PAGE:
Saturday, March 6, 2010

WORDLE: diagnostic tool or party trick?

Wordle ( is an online tool that has been growing in popularity over the past few years. Even on their own website, they describe their creation as "a toy for generating word clouds", yet I have seen it used more and more often as some sort of accurate diagnostic tool for analyzing discourse. The assumption, often unstated, is that if a word stands out clearly in a word cloud, then somehow it is of greater importance in the source document, and as such reflects a stronger opinion or point of view.

Nonsense. There are multiple reasons that this is anything but a good assumption, and using a Wordle in this manner is not accurate and nothing more than Pop Science, at best. First of all, the larger words are disproportionately larger than the others; a typical 'lying with statistics' trick is to take something that appears twice as frequently and make the representive indicator not only twice as tall, but twice as wide. This gives it FOUR times the impact, which is neither accurate or representative. Additionally, synonyms are listed separately; if an author uses one single word for an idea, that will ouststrip the more eloquent author who uses multiple words with shades of meaning. The role of color comes in; brightly colored words will stand out while yellows and pinks will blend into the cloud, regardless of their size. Orientation comes into play; words aligned horizontally are more readable than those that are vertical. The sheer mass of smaller words is dismissed into the 'cloud' while only a few large words are reduced to being representative of the entire article. And worst of all, word clouds completely ignore context, phrases or meanings...they only focus on individual words and the number of times they are used. What is accurate about that?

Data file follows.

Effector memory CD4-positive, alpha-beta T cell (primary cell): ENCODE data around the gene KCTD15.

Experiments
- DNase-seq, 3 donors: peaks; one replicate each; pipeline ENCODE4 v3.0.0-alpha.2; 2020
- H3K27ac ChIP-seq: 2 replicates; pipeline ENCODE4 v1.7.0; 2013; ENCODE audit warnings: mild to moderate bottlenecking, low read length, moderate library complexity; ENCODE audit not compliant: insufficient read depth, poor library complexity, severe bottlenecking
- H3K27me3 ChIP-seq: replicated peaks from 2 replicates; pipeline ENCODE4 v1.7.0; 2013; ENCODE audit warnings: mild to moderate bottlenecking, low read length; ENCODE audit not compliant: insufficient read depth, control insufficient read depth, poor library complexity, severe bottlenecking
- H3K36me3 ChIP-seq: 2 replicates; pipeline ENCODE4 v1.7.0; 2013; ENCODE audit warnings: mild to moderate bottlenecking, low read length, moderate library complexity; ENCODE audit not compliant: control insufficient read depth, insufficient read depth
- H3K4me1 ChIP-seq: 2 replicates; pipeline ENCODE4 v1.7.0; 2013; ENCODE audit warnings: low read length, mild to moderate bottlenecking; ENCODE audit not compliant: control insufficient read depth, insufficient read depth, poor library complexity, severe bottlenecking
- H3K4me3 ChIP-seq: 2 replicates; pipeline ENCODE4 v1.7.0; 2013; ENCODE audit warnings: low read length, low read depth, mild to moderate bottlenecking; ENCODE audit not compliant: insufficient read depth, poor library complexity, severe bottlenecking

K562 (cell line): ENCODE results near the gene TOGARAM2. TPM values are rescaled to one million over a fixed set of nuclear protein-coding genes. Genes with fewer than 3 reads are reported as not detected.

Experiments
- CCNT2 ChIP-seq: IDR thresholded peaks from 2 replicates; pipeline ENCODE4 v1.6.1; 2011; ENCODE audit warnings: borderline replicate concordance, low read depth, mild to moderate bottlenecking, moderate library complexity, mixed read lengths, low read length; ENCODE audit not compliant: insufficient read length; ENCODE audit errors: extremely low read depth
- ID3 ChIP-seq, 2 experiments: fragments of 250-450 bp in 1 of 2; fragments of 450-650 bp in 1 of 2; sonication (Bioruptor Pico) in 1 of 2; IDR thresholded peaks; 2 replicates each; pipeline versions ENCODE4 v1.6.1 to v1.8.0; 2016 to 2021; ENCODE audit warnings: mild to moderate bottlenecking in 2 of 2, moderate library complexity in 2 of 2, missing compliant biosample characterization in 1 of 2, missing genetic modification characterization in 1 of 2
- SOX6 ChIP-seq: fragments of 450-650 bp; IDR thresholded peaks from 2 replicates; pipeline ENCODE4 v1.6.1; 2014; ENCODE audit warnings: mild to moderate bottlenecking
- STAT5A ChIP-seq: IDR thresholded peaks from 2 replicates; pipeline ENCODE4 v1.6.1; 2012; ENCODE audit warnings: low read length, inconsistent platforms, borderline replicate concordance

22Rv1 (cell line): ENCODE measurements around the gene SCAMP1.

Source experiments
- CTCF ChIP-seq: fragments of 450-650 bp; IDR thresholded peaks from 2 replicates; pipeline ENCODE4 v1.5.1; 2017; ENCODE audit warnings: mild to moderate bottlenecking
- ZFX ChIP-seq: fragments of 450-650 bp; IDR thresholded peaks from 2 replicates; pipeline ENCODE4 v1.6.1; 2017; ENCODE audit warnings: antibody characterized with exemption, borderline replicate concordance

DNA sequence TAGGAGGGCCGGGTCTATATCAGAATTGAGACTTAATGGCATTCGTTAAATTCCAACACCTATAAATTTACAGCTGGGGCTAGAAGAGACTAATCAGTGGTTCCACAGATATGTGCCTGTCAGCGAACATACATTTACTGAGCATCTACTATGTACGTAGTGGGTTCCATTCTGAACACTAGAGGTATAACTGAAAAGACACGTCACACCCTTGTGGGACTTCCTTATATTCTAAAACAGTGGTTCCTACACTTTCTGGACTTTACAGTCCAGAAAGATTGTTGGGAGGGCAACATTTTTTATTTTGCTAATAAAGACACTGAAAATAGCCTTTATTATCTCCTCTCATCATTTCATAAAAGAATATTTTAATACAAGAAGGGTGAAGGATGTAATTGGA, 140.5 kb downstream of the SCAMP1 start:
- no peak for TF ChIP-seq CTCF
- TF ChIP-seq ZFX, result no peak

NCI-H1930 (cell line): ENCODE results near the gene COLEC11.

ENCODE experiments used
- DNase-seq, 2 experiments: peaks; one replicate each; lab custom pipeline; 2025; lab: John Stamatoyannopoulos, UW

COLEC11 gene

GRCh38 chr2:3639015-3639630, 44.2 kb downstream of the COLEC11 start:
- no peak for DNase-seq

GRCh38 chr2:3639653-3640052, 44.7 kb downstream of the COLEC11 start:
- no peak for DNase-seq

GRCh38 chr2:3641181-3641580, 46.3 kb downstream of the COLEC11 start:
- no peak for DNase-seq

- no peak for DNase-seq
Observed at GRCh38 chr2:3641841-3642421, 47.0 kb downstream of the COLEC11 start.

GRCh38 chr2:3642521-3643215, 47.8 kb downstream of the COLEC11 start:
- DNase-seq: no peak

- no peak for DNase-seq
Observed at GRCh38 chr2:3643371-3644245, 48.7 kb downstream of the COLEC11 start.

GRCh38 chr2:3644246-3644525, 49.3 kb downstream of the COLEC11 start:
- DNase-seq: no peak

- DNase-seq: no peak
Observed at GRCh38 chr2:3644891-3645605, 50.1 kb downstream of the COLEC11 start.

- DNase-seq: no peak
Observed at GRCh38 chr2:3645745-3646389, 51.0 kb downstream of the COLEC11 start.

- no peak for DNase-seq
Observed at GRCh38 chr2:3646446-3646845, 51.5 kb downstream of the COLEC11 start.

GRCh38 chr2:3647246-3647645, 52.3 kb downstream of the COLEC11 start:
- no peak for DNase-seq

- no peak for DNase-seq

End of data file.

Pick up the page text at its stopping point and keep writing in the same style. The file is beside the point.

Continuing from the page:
At best, a Wordle word cloud is an interesting party trick or a device for initiating conversation, but to use it as some sort of diagnostic or enlightening tool is folly.

For an exercise, consider strongly the message in this post, then follow this link to see the word cloud generated by this post: is this accurate? Does it represent the message here? You decide.

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